The point of departure for a discussion of what macroeconomic policy can or cannot do depends on the economic context.
In the real world, assuredly, there are hundreds of different economic contexts. That is why one size of macroeconomic policy does not, and cannot, fit all. Purely for expository purposes, however, this article shall distinguish just two archetypes of economic context, ‘developed’ and ‘developing’ countries. ‘Developed country’ here means one in which (1) the economy is fully monetised; (2) wage employment is the dominant form of employment; (3) institutions of free collective wage bargaining are in place; and (4) social protection exists for workers’ stochastic risks – job loss, industrial accident, ill health and incapacity in old age, but not for the co-variant risk of mass unemployment. ‘Developing country’ here means one where (1) the economy is less than fully monetised, because subsistence and barter economy still prevails in part; (2) wage employment is a minority form of employment, the dominant form being self-employment with associated low levels of capital per head and low levels of labour productivity; (3) institutions of free collective wage bargaining, if they are in place, have a restricted impact on conditions of employment; and (4) social protection against stochastic risks is very limited, even for the minority who are wage workers. One can think of these two stylised contexts as the extremes of a spectrum. Most real world contexts can be found somewhere between these extremes. This article begins with the analysis of the ‘developed country’ archetype. Then, in the second half, the article turns to the ‘developing country’ archetype.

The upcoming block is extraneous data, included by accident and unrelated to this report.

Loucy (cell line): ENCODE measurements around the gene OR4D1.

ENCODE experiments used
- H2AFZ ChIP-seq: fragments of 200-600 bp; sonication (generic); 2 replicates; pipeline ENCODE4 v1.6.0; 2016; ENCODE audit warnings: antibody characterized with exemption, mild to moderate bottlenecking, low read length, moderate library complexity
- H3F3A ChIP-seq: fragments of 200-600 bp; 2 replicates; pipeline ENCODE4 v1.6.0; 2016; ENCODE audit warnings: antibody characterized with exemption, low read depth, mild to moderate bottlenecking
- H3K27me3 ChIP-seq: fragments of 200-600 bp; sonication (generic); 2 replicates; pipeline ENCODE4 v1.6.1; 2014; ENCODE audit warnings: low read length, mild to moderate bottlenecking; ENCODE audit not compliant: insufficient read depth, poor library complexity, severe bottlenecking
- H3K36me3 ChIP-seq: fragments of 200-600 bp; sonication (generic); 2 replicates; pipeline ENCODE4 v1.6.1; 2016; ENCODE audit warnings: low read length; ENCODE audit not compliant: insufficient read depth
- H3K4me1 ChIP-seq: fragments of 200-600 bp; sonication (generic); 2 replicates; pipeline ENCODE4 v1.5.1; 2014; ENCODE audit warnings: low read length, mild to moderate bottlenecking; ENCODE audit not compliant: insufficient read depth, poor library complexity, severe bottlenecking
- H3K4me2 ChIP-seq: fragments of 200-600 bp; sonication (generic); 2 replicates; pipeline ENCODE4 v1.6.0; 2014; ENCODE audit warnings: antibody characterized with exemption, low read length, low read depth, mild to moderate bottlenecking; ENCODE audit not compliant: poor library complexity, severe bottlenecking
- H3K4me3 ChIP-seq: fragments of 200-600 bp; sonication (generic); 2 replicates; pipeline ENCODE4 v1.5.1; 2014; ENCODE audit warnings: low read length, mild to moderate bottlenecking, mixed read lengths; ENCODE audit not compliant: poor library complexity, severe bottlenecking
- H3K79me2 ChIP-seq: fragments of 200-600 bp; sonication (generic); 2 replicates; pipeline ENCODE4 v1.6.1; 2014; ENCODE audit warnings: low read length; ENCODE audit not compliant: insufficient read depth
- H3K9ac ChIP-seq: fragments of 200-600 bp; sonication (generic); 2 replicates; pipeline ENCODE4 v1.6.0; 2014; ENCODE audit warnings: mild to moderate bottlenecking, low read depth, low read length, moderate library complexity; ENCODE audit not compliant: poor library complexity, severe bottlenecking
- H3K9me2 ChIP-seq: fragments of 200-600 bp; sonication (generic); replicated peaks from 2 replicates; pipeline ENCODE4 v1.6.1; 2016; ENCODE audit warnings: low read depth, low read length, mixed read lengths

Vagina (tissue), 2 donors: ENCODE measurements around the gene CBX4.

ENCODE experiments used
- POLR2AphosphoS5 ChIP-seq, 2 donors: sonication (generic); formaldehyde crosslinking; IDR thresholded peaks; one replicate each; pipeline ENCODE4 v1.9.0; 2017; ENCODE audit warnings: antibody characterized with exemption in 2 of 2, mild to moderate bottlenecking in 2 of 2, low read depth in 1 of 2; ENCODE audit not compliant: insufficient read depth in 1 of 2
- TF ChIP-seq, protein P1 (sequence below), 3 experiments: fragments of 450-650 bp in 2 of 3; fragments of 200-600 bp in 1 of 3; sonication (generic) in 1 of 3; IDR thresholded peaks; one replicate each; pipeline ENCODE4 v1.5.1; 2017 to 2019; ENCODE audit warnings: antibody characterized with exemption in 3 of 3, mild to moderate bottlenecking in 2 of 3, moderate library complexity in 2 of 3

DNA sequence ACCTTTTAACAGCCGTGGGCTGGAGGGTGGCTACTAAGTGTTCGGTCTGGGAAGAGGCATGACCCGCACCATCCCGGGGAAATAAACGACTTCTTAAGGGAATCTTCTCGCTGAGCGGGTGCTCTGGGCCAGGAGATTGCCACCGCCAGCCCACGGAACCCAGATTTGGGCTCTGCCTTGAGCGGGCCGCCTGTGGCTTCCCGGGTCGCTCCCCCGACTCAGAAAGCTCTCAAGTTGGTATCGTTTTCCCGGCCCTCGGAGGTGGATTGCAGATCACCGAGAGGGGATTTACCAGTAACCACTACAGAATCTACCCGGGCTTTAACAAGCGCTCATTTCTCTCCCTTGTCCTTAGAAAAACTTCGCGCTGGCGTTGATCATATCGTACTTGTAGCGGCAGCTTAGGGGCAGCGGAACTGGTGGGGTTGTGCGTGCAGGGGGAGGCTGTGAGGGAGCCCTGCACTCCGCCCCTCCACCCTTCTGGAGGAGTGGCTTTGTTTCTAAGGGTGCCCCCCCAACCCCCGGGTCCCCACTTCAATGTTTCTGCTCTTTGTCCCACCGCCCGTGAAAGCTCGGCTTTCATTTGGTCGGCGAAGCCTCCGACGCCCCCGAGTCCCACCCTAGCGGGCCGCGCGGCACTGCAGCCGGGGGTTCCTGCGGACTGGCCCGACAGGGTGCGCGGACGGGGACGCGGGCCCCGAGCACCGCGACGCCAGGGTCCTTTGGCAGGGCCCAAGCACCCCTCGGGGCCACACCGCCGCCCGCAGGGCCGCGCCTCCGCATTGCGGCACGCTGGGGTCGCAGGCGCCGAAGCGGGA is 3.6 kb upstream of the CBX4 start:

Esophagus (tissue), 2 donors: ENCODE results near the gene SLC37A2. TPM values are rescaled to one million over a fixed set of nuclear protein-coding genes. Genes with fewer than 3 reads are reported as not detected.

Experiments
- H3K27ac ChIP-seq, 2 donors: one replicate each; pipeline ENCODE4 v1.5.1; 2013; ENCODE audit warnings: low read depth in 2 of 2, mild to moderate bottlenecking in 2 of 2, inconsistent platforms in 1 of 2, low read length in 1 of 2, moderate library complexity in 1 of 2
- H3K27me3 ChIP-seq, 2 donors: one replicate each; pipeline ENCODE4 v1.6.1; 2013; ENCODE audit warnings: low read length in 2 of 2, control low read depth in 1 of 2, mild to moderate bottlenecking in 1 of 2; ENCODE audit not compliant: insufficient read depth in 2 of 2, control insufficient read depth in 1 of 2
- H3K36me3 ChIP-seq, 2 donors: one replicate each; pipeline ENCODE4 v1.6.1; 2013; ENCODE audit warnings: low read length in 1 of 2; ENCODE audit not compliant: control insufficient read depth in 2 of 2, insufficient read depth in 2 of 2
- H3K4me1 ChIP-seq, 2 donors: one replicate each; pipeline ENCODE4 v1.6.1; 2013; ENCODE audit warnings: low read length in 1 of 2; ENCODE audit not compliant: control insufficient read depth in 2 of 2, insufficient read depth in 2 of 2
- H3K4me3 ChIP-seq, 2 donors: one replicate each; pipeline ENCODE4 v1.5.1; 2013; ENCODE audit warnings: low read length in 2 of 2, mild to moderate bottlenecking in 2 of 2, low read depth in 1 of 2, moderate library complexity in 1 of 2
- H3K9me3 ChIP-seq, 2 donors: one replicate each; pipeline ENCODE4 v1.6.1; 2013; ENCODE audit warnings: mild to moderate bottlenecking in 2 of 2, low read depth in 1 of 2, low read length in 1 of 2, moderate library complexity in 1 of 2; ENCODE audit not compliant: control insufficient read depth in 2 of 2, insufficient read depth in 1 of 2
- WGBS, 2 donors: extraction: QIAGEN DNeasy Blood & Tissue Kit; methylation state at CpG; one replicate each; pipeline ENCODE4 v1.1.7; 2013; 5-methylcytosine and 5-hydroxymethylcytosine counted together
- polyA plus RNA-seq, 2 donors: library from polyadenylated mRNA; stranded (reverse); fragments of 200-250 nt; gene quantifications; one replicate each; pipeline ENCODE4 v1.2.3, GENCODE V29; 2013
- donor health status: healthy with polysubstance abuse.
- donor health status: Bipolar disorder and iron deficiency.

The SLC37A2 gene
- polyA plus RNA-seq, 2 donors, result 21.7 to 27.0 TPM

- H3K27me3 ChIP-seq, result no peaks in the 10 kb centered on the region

This article comes from the IDS Bulletin 39.2 (2008) Macroeconomic Policy, Labour Markets and Growth in Developed and Developing Countries